finance

"Mark my words, he will pay": I enlisted a debt collector to chase an unpaid invoice.

Ask any small business owner what the pain points are, and chasing payment is likely to be well up the list. 

As a writer and editor, it’s part and parcel of my job and, for the most part, hasn’t given me too many grey hairs over the years.

That is until May 2020, when a notoriously reluctant payer-upper came to a dead halt.

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The director of the indebted agency owed me a grand total of $2625 +GST for services rendered; in this case a string of articles for a well-known company. 

Now, writers are generally a creative bunch, and asking for money doesn’t come easy. 

Add to that being female, and the stats are there to show how we aren’t nearly as forthright in matters of the wallet as men are. 

Finally, being British from way back, well, we don’t like to talk about money! But I summoned up all my courage and called the director, sometimes as often as once a week, to chase the debt. 

During our conversations, we’d politely enquire after each other’s families, talk about ‘these strange times’ and finally I’d get around to asking when he was going to pay my invoice. 

The answers ranged from ‘Definitely next week’, to ‘Can I say next month?’, to the flat-out ‘I can’t give you an answer to that right now’. 

On I ploughed, thinking if I called often enough, I’d be a thorn in his side, and he’d end up paying just to get rid of me. 

After a while — say a year or so — I started to think, well that’s never going to happen, I might as well just write it off. Then a new wave of indignation would wash over me. I worked hard for that money! And so the cycle went on.

The lightbulb moment came when I listened to a podcast for freelance writers, starring a ‘nationally renowned debt collection expert’ as the guest. 

He was pretty entertaining for a debt collector — recounting anecdotes of successful recoveries, mostly on behalf of small traders, who simply don’t have the courage, guile, time or energy to do it for themselves. 

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He was talking to ME. So I downloaded his app (that’s debt collection 2021 style) and sent off an enquiry.

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A few hours later, I got a reply. 

"I can help you with that," he said. "I charge 25 per cent." 

Well, that didn’t faze me — 75 per cent of $3K was a lot more than the nothing I was currently getting.

The debt collector, let’s call him DC, is a regular, friendly guy, based in Brisbane.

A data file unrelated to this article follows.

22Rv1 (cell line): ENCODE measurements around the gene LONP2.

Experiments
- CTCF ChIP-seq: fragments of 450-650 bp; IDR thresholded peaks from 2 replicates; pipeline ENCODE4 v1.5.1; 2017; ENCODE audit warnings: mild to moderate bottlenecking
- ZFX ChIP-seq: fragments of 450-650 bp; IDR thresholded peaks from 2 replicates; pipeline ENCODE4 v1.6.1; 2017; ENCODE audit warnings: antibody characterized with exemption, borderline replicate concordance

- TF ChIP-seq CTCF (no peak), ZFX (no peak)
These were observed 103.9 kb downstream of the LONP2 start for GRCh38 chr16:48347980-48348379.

His methods are simple: Be persistent, be assertive and instil urgency. No threats, no ringing the doorbell late at night, and definitely no knee-capping. 

DC told me he’d call the director and have a chat. Then follow up with an email. He CC'd me in on that - it was to the point but all very genial. 

DC called the following day to say there was a proposed payment plan on the table: $887 to be paid on the coming Friday, with the remaining $2000 broken down into four payments of $500, to be paid on consecutive Fridays thereafter.

I’m sorry to sound pessimistic, I said, but I’ve been some way down this path already. (Payment plans were one of the things I’d discussed with the director in our many phone calls.) I simply couldn’t imagine that this time he would follow through.

"Mark my words," said DC. "He will pay."

He paid. In full.

Aside from the no-doubt persuasive arguments of the debt collector, I think the simple fact that I’d engaged one at all was enough to move my invoice to the top of a very large pile. 

The fact was that there was now a process happening, one that might lead to interest being added, late payment fees, even legal action. And no one needs that.

All in all, it was such a simple solution to a problem that had been an annoying and constant presence for so long. 

It’s certainly been empowering. It can feel like the easy option to give up on relatively small amounts of money, but why should we? I wanted to stick up for myself, and the value of my work, and I whole-heartedly encourage others to do the same.

Would I work for the company again? We’ve had no further contact throughout the collection process and I doubt very much he’d ask. But if the right opportunity came up, I probably would. 

Or course next time, I’ll be asking for payment in advance.

Feature Image: Supplied.

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